Mutation May Explain Why Some Get More Severe RSV Disease
A mutation in the gene of a white blood cell protein contributes to the severity of respiratory syncytial virus (RSV) infection, according to a paper published in EBioMedicine by researchers at NIEHS and their collaborators. RSV contributes to bronchiolitis, pneumonia, asthma and respiratory failure. It is also the leading cause of respiratory illness in infants, immunocompromised adults and the elderly.
The team used genome-wide association studies in mice to identify candidate genes involved in RSV severity. The most promising gene, macrophage receptor with collagenous structure (MARCO), produces a protein that allows a particular type of white blood cell to fight infection. The finding was surprising because MARCO had not previously been associated with RSV.
Mice with the MARCO gene knocked out experienced more severe symptoms from exposure to RSV, compared to wild-type mice. And effects in humans are strikingly similar. In two independent populations of children, infants born with a mutated MARCO gene exhibited more severe RSV symptoms than those with the wild-type gene.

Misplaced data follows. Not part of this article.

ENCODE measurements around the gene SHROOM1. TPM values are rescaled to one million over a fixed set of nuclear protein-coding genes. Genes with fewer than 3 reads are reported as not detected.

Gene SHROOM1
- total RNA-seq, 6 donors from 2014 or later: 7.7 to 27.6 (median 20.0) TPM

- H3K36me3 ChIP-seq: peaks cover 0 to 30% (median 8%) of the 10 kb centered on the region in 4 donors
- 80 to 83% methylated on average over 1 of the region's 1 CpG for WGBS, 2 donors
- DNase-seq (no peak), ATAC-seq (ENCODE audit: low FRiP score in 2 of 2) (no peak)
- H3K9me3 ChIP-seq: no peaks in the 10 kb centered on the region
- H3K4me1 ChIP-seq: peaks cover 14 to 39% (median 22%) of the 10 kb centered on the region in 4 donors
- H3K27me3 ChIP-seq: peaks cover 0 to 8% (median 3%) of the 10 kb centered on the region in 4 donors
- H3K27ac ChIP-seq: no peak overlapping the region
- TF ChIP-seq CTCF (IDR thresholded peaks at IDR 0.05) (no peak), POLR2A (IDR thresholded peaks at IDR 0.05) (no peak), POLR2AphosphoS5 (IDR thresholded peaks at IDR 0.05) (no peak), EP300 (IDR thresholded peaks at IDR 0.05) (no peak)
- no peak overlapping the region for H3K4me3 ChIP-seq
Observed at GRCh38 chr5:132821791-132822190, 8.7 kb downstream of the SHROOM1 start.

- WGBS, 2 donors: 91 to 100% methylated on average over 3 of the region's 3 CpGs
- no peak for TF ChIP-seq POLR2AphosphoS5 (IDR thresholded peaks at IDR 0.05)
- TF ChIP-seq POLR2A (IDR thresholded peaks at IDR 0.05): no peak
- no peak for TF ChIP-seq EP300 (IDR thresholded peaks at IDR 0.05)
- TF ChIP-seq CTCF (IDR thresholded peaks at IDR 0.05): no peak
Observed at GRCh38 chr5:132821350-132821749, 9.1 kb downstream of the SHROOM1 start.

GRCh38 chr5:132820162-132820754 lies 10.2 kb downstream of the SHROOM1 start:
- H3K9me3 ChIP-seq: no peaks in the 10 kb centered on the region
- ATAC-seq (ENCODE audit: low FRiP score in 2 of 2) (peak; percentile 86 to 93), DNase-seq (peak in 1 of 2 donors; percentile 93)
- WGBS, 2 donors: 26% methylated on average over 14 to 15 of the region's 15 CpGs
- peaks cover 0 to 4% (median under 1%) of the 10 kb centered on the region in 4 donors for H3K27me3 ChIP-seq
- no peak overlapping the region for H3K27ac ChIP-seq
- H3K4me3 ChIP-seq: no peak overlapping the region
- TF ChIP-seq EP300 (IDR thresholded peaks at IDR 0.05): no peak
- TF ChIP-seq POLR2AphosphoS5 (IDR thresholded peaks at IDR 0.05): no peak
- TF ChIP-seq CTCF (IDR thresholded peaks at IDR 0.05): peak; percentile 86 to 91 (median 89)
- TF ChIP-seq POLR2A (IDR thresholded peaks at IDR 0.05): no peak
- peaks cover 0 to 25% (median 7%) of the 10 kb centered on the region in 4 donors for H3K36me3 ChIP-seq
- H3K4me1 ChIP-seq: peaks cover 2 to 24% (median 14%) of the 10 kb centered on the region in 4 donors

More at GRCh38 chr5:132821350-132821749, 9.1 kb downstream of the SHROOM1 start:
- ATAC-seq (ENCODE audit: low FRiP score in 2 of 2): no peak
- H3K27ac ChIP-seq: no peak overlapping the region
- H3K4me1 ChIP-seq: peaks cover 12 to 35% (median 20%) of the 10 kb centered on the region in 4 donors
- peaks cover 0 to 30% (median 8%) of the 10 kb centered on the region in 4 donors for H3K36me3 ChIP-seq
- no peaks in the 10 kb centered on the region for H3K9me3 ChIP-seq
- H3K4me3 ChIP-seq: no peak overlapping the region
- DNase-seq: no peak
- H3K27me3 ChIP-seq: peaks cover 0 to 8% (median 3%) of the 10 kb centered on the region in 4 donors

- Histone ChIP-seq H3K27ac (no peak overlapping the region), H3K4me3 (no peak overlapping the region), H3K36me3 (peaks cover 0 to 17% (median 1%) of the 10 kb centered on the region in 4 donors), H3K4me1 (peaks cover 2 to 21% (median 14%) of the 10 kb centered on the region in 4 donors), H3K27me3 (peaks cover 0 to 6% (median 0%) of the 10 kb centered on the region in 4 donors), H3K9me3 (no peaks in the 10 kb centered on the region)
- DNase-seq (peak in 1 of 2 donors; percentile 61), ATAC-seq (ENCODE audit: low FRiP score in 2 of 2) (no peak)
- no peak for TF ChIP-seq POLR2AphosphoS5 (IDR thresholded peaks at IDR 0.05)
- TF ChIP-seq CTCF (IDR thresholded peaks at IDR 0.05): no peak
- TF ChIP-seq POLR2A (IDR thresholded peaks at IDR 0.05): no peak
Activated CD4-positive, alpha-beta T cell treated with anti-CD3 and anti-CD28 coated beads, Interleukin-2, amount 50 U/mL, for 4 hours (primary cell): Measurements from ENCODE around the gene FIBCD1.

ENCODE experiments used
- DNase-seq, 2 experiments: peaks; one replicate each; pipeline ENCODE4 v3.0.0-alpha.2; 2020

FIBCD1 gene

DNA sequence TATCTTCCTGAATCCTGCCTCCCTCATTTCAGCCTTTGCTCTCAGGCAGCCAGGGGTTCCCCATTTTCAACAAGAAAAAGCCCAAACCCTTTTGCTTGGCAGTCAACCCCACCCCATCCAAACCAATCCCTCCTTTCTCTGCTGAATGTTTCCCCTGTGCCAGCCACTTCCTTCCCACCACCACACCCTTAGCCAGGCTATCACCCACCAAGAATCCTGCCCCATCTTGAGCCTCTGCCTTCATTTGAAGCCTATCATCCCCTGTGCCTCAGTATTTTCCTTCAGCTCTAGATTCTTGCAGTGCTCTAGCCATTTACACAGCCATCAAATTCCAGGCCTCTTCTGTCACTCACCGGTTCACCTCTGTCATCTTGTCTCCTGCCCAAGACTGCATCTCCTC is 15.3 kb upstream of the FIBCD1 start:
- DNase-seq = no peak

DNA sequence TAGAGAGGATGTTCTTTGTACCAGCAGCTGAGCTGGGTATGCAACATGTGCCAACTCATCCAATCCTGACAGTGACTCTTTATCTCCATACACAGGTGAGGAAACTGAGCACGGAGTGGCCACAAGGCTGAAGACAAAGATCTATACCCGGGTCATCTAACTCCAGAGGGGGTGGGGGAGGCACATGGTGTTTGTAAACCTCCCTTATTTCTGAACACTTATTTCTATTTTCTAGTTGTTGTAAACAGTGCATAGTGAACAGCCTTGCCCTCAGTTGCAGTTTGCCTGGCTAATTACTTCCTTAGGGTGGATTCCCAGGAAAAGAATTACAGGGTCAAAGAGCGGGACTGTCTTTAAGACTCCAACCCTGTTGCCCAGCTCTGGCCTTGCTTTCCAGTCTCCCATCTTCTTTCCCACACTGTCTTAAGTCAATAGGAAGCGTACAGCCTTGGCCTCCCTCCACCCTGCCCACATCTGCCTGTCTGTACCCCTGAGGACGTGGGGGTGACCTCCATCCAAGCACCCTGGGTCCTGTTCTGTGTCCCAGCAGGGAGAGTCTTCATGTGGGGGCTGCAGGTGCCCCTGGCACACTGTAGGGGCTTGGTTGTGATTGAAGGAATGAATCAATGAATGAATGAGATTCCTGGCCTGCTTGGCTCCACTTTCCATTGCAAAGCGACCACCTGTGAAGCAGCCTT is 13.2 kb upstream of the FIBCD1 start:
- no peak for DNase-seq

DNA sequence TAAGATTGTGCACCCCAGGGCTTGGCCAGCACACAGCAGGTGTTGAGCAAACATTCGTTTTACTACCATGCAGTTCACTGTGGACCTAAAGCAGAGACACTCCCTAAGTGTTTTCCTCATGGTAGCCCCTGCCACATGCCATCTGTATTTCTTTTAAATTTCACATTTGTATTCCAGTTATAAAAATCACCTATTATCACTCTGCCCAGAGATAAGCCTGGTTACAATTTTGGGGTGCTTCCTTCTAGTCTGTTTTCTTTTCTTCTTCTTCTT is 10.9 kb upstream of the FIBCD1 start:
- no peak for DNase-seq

“MARCO is an immune system gene that helps clear inflammation,” said Dr. Steven Kleeberger, lead researcher on the study. “If the gene is mutated, it can’t resolve the inflammation, so cells and mucus remain in the lung, blocking the airway.”
Using information learned from mouse and human studies, the team hopes to develop a diagnostic tool to identify infants subject to severe RSV disease before they get sick. There is no vaccine for RSV and some of its health effects are irreversible, so preventing even a small number of RSV-induced asthma or pneumonia cases could have a huge impact.